The Indians beat Australia in four successive series and two of those have been humiliations at home. To lose to India in India is somewhat acceptable, but lose in front of a home crowd and the consequences can be considerable.

The last great ruction in Australian cricket was caused by England 3-1 in the 2010-11 series.

The great replacement after the retirements of Hayden, Langer, Warne, Gilchrist and the like had not gone to plan. Ricky Ponting was compelled to stay longer than he should have and results were patchy.

Similar could happen if things go pear shaped against India this summer or England the following.

Among Australia’s batters a similar period threatens: Warner is gone, Usman Khawaja is batting in slippers and a dressing gown, the workings of Steve Smith’s mind are a mystery to most but he is closer to the exit these days.

The three quicks are getting long in the tooth, but Nathan Lyon looks set to play at least until he qualifies for a pensioner concession on public transport.

In the song “Mass Production”, Iggy Pop asks his departing girlfriend to do him a favour and leave him the number of a “girl like you with legs almost like you”.

CHRISTCHURCH, NEW ZEALAND - MARCH 10: Usman Khawaja of Australia bats during day three of the Second Test in the series between New Zealand and Australia at Hagley Oval on March 10, 2024 in Christchurch, New Zealand. (Photo by Kai Schwoerer/Getty Images)
Usman Khawaja’s career is also approaching its end making the issue of who is Australia’s next Test opener more acute. Credit: Kai Schwoerer/Getty Images

If anyone has the number of an opener like Warner, a savant like Smith or a fellow with the experience and elegance of Khawaja could they please pass them on to George Bailey and Andrew McDonald.

If someone should know a bowling trio as good as Pat Cummins, Mitchell Starc and Josh Hazlewood . . .

Departing WACA chief executive Christina Matthews noted that in cricket we too often expect a player’s replacement to immediately be as good as the former incumbent. Such expectation made Lyon and the aspiring spinners of his era’s life extremely difficult as Australia cast about for someone to replace Shane Warne.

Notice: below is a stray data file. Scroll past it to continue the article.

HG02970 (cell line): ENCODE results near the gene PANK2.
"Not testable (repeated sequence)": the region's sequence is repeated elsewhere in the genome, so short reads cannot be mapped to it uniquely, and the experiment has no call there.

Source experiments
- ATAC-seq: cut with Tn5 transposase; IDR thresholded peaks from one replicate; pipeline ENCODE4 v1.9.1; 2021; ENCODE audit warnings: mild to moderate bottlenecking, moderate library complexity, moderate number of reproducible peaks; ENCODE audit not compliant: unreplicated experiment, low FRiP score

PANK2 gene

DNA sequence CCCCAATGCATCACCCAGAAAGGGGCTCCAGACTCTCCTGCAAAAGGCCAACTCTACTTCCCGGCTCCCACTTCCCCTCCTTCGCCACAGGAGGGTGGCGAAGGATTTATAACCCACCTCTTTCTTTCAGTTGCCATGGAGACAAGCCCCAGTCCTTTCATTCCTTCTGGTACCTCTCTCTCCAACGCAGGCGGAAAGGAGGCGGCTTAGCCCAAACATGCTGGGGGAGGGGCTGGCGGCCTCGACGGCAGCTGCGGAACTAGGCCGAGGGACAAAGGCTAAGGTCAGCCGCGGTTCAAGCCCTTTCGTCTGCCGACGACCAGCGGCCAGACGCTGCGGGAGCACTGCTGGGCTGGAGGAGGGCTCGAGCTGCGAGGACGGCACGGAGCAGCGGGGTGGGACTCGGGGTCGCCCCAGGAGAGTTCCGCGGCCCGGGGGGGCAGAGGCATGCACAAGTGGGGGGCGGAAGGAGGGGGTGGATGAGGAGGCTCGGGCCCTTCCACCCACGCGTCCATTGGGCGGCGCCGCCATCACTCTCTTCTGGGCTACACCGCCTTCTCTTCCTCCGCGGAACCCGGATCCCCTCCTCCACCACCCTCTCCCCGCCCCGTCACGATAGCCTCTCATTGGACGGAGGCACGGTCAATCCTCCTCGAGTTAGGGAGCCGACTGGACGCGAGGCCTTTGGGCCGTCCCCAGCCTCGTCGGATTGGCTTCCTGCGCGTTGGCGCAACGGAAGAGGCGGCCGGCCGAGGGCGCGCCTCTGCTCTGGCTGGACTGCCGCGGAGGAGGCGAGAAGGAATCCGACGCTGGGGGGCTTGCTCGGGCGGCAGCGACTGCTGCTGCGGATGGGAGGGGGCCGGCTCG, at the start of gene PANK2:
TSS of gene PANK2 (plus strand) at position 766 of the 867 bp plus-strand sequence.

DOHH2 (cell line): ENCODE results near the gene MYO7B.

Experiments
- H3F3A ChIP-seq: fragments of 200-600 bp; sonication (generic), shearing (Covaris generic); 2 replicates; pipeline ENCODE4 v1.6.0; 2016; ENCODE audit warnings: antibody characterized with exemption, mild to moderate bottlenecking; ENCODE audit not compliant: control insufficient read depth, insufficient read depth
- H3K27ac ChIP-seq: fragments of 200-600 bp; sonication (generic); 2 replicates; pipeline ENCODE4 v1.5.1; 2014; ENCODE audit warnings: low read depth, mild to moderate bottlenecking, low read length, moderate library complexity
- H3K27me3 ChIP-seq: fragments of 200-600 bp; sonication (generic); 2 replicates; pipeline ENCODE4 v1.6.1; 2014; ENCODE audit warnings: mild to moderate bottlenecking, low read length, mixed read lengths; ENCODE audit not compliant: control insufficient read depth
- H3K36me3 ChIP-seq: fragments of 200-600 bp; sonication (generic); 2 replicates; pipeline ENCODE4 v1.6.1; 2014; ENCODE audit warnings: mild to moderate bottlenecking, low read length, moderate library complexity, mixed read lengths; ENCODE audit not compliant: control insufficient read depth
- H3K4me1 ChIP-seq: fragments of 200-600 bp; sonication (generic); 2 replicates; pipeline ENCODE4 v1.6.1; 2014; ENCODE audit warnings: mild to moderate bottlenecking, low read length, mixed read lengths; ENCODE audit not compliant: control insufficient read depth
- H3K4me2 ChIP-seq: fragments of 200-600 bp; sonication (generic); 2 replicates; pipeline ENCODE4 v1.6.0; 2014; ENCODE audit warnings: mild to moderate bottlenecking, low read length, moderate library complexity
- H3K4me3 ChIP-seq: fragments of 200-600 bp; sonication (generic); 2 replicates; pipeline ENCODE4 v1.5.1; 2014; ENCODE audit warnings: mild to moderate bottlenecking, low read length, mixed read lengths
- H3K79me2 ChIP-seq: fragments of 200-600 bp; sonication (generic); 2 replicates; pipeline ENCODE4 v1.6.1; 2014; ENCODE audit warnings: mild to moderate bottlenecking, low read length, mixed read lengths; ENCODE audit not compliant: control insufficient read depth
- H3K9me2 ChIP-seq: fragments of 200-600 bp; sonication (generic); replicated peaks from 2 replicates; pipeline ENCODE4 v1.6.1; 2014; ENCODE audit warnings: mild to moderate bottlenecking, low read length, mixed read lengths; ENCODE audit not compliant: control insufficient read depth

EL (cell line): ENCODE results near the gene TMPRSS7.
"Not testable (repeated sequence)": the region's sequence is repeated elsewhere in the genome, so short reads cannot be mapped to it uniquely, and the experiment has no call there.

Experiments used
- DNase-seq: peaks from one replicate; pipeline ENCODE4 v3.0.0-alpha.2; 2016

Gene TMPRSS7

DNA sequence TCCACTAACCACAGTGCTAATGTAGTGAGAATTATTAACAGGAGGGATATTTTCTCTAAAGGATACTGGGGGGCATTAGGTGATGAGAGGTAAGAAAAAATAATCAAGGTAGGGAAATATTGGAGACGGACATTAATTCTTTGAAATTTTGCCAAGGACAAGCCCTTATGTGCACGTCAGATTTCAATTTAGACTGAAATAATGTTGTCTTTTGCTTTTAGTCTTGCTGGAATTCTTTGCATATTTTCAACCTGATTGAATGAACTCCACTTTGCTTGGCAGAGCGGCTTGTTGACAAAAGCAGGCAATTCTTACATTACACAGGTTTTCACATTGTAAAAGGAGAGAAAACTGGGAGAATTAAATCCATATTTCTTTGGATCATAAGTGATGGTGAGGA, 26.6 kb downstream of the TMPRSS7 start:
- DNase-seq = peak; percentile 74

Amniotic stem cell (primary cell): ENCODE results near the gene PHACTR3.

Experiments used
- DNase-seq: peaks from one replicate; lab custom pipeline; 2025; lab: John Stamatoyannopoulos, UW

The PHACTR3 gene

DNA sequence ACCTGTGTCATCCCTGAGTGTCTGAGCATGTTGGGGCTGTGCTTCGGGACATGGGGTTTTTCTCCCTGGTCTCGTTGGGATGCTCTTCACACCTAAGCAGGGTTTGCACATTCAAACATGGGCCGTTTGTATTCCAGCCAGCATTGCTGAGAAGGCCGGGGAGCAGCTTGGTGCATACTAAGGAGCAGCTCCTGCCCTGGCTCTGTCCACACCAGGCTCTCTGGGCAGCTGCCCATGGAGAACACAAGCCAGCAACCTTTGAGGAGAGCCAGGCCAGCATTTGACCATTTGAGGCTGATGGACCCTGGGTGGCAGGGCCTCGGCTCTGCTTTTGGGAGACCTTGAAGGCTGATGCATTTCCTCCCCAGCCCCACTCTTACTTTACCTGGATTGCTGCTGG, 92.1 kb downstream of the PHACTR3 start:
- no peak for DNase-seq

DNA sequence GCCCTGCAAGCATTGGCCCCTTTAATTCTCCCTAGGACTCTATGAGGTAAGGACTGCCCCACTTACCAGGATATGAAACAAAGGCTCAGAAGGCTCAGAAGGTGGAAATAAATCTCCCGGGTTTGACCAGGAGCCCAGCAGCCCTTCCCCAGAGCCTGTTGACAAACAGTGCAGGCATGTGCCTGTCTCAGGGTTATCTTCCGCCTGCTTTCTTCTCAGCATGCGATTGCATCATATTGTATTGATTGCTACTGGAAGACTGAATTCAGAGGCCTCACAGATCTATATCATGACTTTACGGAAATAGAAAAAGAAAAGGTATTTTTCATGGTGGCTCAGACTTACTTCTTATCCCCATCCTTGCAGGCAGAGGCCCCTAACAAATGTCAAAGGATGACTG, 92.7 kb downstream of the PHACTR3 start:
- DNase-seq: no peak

The concern here is not that Harris, Renshaw or Bancroft have not made the current contract list so much as the absence of somebody ready to face the new ball or bat high in the order.

This selection panel has held its nerve and steered a steady course in its time, but life is relatively easy when the results are going your way. The hard work starts when they don’t. How much faith do you show in the incumbents? How long do you stick with a slow starting hopeful? How much leeway do champions receive?

Bailey says it is up to those outside the squad to force their way into the side.

“I think given the performances of the team over a period of time, I think the onus is on those outside to make ar eally compelling case of why someone should be displaced,” he said when the new contract list was released.

“And I do think that the guys we have there are in the team for a reason, that top seven are all very good players, they’ve had good performances across a long period of time. Continue to back them and expect them to perform. Hard to project forward to something that’s 10 months away, feels like there’s a lot of moving parts and water that can go under the bridge to there, but I don’t think our thinking around it will change, it will be about trying to get the best six together and making sure they function well together.”

It is going to be a fascinating couple of years in Australian cricket. Change is inevitable but at this point the shape of that change eludes us.

Let’s hope it’s a while coming.

Peter Lalor is a Channel 7 cricket correspondent with more than 20 years covering the sport.